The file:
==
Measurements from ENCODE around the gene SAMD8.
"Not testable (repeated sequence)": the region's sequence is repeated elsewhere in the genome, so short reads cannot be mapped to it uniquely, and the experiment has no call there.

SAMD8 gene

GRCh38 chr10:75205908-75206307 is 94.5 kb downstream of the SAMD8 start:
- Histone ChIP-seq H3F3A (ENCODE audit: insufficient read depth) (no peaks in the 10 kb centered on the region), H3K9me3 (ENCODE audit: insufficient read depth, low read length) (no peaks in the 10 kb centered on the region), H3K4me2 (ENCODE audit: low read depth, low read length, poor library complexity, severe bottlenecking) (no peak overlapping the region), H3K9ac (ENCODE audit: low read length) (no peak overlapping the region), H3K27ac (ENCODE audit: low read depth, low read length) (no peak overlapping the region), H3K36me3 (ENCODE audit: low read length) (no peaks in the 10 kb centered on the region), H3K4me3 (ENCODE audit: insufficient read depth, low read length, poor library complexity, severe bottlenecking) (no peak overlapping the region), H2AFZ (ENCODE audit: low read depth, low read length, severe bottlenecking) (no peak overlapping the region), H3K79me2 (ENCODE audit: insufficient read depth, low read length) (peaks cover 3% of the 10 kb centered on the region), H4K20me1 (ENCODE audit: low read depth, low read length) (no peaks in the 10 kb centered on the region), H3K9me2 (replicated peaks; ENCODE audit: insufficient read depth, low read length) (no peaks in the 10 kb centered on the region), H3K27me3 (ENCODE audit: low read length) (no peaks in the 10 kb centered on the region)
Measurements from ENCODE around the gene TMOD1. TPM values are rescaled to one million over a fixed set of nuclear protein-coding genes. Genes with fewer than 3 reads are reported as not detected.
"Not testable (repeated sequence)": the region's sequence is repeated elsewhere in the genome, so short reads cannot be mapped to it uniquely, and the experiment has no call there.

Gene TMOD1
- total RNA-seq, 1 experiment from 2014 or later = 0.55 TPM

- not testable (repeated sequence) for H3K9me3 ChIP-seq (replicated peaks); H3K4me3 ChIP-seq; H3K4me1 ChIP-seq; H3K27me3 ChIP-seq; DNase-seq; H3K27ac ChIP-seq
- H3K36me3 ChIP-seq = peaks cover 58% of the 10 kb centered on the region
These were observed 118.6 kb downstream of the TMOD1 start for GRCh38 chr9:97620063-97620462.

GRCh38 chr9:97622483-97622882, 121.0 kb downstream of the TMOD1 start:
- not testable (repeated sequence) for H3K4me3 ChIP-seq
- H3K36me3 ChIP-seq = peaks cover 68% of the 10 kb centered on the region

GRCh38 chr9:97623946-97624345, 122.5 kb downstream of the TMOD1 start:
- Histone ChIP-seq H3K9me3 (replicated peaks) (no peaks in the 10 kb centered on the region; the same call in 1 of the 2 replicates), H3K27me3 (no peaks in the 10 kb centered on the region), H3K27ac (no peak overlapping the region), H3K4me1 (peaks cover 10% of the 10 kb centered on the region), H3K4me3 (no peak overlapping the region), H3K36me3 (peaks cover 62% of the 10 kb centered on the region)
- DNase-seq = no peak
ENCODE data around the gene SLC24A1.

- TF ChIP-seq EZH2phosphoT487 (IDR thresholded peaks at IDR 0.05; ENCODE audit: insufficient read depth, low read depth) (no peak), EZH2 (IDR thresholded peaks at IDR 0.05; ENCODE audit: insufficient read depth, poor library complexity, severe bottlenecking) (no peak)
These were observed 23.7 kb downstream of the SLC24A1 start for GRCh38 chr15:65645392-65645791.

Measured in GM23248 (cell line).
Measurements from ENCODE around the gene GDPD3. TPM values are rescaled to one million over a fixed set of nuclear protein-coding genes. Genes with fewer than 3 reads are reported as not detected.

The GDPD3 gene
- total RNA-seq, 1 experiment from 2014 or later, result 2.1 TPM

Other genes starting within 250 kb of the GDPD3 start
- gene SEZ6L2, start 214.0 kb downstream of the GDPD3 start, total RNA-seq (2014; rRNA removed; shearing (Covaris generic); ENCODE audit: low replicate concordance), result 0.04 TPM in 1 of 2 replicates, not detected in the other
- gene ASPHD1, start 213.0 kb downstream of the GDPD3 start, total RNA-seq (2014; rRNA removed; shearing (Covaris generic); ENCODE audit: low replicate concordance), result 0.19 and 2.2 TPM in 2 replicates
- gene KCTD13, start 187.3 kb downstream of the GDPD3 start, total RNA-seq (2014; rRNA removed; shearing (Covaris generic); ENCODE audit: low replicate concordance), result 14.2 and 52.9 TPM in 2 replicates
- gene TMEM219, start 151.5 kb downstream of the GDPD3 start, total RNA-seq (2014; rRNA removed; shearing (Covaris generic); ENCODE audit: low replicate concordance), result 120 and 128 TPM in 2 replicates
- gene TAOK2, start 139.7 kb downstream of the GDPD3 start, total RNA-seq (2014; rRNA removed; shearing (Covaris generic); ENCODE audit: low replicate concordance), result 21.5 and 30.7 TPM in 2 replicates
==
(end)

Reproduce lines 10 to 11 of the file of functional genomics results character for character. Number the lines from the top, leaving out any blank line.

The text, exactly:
- not testable (repeated sequence) for H3K9me3 ChIP-seq (replicated peaks); H3K4me3 ChIP-seq; H3K4me1 ChIP-seq; H3K27me3 ChIP-seq; DNase-seq; H3K27ac ChIP-seq
- H3K36me3 ChIP-seq = peaks cover 58% of the 10 kb centered on the region